Tuesday, July 7, 2015

#JeSuisRwandais? Maybe not exactly.

Clemantine Wamariya. Photo by Andrew White.
Shorter David Brooks, "The Courage of Small Things", New York Times, July 7 2015:
We're all just like refugees from the Rwandan genocide. At least I am.
No, seriously. Verbatim,

Monday, July 6, 2015

Pride goes before a pratfall too

Christian de Chalonge television version of Le Malade Imaginaire, 2008, via Le Figaro.
In a campaign speech before last January's parliamentary elections candidate Alexis Tsipras made a pretty audacious Greek literary reference, as The Guardian noted in a mysteriously Aristotle-bashing editorial:
The preceding five years had been ones of tragedy, he said. And after hubris, he warned, invoking Aristotle’s famous but flawed analysis of ancient drama, come nemesis and catharsis. The election, he added, was a battle between two approaches – on the one hand, the execution of austerity measures to the letter, whether or not those measures were working; on the other, a pragmatic notion – advanced by Mario Draghi, the head of the of European Central Bank – of “whatever it takes” to save the euro.
The latter view would prevail, said Mr Tsipras, and for an extra reason too: “Because Greece is the country of Sophocles, who taught us with his Antigone that there are moments in which the supreme law is justice.” Mr Tsipras was echoing the language of Antigone’s refusal to abide by her uncle the king’s edict that her dead brother be left unburied. In the drama she contrasts manmade laws, nomoi, with an ineffable, divine justice, Dike. Moral authority trumps mortal authority.
I'm not sure if he remembered that Antigone's view prevails in the end only after she herself is dead. King Creon's life is ruined too, with the suicides of his son and his wife, but that doesn't make it OK. It's a tragedy.

Friday, July 3, 2015

Carry On Continentals

David Brooks is off today, so we're kind of on our own.

The late Sid James as (I'm pretty sure) highwayman Dick Turpin in Carry on Dick (1974). Via My Ear-Trumpet Has Been Struck by Lightning.
David Brooks writes ("The Declaration Dilemma", New-York Times, July 3 1776):
All eyes seem to be fixed on the so-called Continental Congress, which has been hunkered down in Philadelphia for a little over a year now, ever since last year's unfortunate disturbances in Massachusetts, where rebel rioters managed to force the royal peacekeeping troops to pull back to Boston from Lexington and Concord.
Yesterday the Congress voted to declare that all the crown colonies south of the Canadas are independent countries, so that they can start negotiating with the French for financial support. A committee chaired by Dr. Benjamin Franklin is said to be drafting a document explaining this weird theory, and it could be published as early as tomorrow.

Thursday, July 2, 2015

Cuomo agua para chocolate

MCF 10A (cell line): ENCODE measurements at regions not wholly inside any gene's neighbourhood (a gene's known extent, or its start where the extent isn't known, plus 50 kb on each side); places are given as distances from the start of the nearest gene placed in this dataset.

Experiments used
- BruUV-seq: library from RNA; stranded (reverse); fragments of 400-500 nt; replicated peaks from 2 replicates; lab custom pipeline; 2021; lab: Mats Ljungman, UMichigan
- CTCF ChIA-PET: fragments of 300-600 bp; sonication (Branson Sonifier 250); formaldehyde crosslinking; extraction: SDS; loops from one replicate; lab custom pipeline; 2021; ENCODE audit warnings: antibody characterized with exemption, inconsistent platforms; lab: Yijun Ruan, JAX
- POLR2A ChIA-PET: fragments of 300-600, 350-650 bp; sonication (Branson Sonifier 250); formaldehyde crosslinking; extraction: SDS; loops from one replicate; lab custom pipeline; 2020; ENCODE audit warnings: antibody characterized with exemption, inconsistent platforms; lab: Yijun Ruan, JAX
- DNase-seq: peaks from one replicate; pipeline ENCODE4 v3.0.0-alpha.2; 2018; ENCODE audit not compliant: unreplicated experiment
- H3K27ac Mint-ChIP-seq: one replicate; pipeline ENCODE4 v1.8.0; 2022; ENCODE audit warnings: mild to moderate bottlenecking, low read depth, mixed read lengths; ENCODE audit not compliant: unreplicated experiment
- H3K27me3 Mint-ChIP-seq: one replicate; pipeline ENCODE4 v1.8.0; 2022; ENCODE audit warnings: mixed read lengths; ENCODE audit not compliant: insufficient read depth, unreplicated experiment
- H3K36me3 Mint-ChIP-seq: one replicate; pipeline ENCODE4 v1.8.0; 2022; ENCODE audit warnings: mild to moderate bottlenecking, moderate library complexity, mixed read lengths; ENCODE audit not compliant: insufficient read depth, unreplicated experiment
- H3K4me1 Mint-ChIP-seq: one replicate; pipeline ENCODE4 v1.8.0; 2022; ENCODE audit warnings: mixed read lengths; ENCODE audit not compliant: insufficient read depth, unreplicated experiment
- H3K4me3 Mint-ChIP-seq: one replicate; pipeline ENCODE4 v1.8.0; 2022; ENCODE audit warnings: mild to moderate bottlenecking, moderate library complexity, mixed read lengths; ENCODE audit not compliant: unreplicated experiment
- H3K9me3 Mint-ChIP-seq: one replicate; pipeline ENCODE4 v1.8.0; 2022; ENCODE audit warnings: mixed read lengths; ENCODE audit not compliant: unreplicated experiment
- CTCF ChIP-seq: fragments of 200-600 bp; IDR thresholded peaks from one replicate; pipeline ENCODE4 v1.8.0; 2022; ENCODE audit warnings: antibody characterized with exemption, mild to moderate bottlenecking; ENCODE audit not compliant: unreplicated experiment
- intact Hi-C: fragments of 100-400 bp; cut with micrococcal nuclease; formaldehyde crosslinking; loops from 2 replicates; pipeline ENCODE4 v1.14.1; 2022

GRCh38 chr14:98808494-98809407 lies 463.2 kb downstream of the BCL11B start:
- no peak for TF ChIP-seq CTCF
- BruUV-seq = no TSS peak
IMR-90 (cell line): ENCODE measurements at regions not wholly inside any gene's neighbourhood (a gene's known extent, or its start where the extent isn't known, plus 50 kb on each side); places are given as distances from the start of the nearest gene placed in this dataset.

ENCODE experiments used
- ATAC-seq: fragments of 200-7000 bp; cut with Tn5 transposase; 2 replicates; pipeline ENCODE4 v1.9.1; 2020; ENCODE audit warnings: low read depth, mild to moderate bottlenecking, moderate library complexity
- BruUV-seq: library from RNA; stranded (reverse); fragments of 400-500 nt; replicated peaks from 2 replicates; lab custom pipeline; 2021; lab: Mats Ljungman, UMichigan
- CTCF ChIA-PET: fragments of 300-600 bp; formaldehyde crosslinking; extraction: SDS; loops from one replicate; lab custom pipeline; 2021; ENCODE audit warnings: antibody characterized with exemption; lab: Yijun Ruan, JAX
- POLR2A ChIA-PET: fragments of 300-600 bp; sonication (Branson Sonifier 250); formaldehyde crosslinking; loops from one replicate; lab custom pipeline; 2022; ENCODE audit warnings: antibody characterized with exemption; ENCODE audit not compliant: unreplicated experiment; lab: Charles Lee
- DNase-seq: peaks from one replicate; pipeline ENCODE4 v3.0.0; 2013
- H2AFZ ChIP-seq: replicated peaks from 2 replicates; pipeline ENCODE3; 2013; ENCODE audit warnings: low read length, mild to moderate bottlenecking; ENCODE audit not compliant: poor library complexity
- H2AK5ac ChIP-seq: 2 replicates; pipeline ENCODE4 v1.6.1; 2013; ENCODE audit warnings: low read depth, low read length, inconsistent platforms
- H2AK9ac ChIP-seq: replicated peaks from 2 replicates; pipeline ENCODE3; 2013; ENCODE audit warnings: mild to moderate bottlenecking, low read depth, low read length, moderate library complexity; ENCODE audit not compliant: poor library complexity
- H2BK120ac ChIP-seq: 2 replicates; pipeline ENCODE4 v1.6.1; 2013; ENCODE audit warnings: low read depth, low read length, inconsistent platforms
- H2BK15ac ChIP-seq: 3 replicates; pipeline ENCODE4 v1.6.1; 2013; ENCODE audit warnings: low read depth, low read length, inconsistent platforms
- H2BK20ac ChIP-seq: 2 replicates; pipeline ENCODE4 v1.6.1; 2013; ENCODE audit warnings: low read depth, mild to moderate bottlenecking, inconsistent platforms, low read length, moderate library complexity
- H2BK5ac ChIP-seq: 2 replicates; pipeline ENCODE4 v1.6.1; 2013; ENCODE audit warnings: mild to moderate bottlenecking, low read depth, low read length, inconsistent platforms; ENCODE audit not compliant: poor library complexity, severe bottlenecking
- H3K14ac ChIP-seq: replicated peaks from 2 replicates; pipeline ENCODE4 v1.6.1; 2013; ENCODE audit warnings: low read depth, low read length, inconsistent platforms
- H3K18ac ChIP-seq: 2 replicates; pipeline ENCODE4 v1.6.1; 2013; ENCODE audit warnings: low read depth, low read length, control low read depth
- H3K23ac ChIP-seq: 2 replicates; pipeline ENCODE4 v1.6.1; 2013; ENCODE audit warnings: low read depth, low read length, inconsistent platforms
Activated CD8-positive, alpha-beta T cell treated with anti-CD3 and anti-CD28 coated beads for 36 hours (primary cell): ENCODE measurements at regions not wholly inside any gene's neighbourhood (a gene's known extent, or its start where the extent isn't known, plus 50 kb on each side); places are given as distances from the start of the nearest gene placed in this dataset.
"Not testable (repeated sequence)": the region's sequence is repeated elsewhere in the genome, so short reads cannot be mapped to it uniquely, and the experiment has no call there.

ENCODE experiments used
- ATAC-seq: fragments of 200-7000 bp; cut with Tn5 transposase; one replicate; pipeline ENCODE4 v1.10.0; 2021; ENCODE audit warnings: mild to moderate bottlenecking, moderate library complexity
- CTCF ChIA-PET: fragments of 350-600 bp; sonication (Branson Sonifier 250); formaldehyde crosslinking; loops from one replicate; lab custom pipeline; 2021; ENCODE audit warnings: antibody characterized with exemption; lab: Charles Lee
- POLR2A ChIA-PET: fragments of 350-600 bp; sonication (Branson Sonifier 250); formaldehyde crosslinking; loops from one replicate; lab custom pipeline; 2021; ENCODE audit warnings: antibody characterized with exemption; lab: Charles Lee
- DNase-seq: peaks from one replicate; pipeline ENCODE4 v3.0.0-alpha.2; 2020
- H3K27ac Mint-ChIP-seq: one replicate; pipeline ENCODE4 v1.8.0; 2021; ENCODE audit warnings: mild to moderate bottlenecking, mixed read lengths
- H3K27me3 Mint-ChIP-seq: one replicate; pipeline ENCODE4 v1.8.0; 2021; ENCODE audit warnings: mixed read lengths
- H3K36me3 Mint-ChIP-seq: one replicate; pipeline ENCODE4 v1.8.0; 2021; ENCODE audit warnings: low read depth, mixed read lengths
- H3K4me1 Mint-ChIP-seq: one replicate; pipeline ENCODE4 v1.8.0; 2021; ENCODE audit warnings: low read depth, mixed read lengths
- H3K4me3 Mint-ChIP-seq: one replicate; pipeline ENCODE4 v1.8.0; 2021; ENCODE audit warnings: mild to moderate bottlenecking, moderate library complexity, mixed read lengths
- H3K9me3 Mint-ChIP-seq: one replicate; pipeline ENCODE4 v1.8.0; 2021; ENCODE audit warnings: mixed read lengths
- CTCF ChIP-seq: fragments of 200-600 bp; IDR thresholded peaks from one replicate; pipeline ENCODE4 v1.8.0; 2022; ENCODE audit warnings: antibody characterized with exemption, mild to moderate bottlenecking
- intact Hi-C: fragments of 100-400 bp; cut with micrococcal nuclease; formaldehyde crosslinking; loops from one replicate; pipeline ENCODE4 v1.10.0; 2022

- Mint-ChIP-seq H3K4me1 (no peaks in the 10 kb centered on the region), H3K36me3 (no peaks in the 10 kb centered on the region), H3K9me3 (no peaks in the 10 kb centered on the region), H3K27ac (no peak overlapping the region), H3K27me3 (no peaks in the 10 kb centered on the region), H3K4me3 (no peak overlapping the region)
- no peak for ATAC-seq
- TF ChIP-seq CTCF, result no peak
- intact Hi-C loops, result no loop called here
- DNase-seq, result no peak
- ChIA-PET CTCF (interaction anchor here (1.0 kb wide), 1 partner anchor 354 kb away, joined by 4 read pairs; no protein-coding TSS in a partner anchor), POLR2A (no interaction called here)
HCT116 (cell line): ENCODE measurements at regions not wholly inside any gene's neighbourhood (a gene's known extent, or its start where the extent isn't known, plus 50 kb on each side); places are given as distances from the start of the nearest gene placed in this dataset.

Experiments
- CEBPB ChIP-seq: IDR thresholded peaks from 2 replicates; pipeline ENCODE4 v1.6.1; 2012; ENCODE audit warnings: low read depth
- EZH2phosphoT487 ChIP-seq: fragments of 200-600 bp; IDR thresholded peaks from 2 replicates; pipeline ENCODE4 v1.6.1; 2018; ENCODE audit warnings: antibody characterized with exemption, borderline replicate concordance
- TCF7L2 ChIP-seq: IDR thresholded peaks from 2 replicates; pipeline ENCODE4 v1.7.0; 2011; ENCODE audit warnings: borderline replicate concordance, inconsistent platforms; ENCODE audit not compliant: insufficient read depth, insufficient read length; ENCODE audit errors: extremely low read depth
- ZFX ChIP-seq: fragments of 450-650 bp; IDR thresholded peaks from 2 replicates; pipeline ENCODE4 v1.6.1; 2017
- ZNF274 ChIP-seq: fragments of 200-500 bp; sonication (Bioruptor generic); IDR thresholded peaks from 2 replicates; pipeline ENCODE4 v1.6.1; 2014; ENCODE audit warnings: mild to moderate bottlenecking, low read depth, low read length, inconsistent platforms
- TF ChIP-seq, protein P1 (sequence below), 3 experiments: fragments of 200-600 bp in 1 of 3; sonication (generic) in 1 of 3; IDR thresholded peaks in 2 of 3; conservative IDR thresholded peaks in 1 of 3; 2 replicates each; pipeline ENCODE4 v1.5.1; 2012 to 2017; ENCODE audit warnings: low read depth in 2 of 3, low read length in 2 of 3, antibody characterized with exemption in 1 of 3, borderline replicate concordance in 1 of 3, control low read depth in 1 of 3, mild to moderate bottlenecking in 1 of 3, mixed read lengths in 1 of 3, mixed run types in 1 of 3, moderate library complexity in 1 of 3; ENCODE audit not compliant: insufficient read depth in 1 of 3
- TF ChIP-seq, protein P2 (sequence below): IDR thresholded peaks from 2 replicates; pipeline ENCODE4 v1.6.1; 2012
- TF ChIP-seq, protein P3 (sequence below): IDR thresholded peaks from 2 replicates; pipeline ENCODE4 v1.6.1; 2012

Corporate States of America. Via Rocky Mountain Media.
Way down toward the end of last week's Times overview of the South Carolina Confederate flag epic, a telling passage on the state's business community, which has long had problems with the cult of the Lost Cause:
After the killings in Charleston, the business leaders saw their chance. The chairman of the South Carolina Chamber of Commerce, an old friend of Ms. Haley’s named Mikee Johnson, polled his 56 board members about the future of the flag. Everyone who responded was of the same opinion. He called Ms. Haley and told her: If she was ready to bring down the Confederate banner, they were behind her.

So was the South Carolina Manufacturers Alliance, the muscular association that represents giant international companies like BMW and Bridgestone Tire. Over the weekend after the shootings, its president, Mr. Gossett, urged members to draw up a strategy for finally ridding the State House of the flag.
It's not, note, that they're especially anti-slavery, not that they favor it either, or have any special beef with the confederal states' rights ideology; it's that the flag has been bad for business.

Tweet tweet tweet

Something is wrong with this machine and its relationship to Google services including Chrome, Blogger, and Google itself, and I'm having trouble writing up a morning post. This seems to be going OK though. Be back later, I trust.






I was actually in Herald Square across 7th Avenue from Macy's when I saw the news on my phone of their detaching themselves from that racist fraud, and took a picture of the dear old thing.

Tuesday, June 30, 2015

The Epistle of Brooks to the Philistians


World-famous moderate leftist David Brooks out to troll his friends in the Twilight Zone! I don't think we've seen him doing that since Romney was running for president.

Henri Balland's smoked haddock (I think) from Le Boeuf d'Argent, Lyon.
Shorter David Brooks, "The Next Culture War", New York Times, June 30 2015:
I fully understand the pain and despair you guys must be going through as orthodox Christianity vanishes from our society, but a Benedict Option of the kind proposed by Rod Dreher where you all withdraw from the world to contemplate the Last Days in prayer and anguish might not be the best way to go from the political standpoint. Why don't you make use of all that selfless love and commitment like my homegirl Dorothy Day, serving the poor in the urban jungle?